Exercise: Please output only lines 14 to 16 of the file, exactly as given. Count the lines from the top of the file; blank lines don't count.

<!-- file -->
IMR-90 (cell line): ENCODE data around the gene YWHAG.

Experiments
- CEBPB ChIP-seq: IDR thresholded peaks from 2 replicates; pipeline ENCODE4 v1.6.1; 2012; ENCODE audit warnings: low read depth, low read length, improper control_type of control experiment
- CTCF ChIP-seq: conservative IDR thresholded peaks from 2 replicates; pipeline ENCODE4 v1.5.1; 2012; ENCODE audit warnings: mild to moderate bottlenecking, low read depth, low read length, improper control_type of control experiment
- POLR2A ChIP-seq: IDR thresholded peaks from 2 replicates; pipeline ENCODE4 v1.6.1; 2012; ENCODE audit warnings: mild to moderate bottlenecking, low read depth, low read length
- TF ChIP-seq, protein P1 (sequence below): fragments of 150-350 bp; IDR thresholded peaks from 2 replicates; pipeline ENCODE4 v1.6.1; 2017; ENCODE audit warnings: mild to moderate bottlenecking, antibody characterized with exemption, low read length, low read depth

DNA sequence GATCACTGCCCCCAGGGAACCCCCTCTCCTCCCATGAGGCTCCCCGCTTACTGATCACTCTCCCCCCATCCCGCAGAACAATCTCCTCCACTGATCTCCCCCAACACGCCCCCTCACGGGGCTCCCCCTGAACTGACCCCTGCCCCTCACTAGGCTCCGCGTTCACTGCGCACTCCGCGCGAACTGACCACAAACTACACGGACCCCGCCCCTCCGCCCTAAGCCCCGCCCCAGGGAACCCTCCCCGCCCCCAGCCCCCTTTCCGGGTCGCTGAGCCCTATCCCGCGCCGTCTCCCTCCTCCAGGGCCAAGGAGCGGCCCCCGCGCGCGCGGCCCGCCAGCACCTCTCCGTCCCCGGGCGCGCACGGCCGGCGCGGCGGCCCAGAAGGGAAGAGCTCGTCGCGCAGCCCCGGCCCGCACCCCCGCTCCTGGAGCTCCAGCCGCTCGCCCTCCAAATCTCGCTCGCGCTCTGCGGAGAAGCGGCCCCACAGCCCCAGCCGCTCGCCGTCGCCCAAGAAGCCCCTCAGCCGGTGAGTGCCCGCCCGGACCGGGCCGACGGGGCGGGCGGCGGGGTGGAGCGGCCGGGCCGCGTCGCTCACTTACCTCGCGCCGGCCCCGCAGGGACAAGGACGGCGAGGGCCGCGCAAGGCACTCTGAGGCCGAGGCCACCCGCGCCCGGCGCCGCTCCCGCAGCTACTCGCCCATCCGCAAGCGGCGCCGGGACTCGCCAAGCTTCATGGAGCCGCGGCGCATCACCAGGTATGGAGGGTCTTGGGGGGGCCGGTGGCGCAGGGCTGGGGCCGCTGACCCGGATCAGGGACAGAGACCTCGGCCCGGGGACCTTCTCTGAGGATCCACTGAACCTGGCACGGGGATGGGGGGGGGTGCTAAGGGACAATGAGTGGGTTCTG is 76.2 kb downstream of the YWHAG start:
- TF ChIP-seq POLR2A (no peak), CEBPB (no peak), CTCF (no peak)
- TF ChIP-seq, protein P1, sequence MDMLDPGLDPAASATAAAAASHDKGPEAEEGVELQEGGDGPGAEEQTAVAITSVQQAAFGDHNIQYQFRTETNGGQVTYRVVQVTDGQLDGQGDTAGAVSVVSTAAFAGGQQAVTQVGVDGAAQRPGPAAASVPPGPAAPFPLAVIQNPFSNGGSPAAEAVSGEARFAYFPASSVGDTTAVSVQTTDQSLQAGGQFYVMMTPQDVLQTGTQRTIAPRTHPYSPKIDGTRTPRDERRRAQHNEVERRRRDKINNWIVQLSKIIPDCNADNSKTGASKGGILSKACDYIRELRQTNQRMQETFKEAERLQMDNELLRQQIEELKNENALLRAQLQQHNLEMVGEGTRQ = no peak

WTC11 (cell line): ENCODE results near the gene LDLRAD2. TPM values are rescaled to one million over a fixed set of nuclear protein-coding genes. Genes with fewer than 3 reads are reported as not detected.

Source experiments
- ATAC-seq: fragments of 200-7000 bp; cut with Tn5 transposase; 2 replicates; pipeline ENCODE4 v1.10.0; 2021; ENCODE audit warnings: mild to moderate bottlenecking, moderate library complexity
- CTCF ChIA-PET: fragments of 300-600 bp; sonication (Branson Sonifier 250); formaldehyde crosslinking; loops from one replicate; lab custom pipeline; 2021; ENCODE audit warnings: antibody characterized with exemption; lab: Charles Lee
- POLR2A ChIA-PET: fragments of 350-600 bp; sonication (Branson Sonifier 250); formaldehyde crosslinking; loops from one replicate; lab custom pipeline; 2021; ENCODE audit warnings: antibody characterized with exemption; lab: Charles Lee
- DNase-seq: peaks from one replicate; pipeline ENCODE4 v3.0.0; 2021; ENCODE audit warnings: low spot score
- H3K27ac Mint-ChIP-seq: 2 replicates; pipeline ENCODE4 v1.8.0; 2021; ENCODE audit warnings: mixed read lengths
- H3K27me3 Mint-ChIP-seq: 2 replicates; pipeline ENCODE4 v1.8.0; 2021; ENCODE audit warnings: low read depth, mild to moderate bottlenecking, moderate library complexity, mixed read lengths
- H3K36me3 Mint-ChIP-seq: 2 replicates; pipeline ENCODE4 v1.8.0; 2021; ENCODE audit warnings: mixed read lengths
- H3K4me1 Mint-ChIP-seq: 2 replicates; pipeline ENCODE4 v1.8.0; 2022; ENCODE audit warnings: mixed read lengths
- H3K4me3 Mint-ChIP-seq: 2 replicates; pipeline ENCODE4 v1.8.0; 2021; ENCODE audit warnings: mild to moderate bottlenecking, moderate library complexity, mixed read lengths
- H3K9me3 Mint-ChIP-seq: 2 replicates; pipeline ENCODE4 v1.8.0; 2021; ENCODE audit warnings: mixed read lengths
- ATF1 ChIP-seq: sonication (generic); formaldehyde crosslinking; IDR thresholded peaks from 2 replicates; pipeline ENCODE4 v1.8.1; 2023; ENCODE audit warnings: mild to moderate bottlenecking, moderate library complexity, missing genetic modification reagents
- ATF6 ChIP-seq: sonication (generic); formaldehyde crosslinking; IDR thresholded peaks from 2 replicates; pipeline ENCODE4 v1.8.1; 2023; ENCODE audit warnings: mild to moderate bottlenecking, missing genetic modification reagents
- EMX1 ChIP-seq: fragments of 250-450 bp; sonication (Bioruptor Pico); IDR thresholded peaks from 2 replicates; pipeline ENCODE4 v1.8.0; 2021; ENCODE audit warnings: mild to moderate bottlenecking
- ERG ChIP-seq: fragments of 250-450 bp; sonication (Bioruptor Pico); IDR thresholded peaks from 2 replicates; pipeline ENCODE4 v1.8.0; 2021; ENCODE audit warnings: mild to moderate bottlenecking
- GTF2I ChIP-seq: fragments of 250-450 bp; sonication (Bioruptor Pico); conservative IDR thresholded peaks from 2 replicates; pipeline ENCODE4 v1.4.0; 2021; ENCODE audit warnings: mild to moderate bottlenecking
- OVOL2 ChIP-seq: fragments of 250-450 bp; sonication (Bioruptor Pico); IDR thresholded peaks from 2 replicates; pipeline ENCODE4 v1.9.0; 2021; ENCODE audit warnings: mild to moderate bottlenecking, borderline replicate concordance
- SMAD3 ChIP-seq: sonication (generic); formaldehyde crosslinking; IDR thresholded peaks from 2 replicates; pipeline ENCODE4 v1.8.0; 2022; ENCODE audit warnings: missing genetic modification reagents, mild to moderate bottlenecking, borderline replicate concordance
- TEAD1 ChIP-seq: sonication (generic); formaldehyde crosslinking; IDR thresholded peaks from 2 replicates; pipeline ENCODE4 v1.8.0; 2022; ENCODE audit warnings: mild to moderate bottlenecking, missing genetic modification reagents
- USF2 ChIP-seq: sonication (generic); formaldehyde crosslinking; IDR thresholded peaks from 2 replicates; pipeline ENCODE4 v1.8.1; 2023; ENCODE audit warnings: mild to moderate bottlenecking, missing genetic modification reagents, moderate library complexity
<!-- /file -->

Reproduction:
- POLR2A ChIA-PET: fragments of 350-600 bp; sonication (Branson Sonifier 250); formaldehyde crosslinking; loops from one replicate; lab custom pipeline; 2021; ENCODE audit warnings: antibody characterized with exemption; lab: Charles Lee
- DNase-seq: peaks from one replicate; pipeline ENCODE4 v3.0.0; 2021; ENCODE audit warnings: low spot score
- H3K27ac Mint-ChIP-seq: 2 replicates; pipeline ENCODE4 v1.8.0; 2021; ENCODE audit warnings: mixed read lengths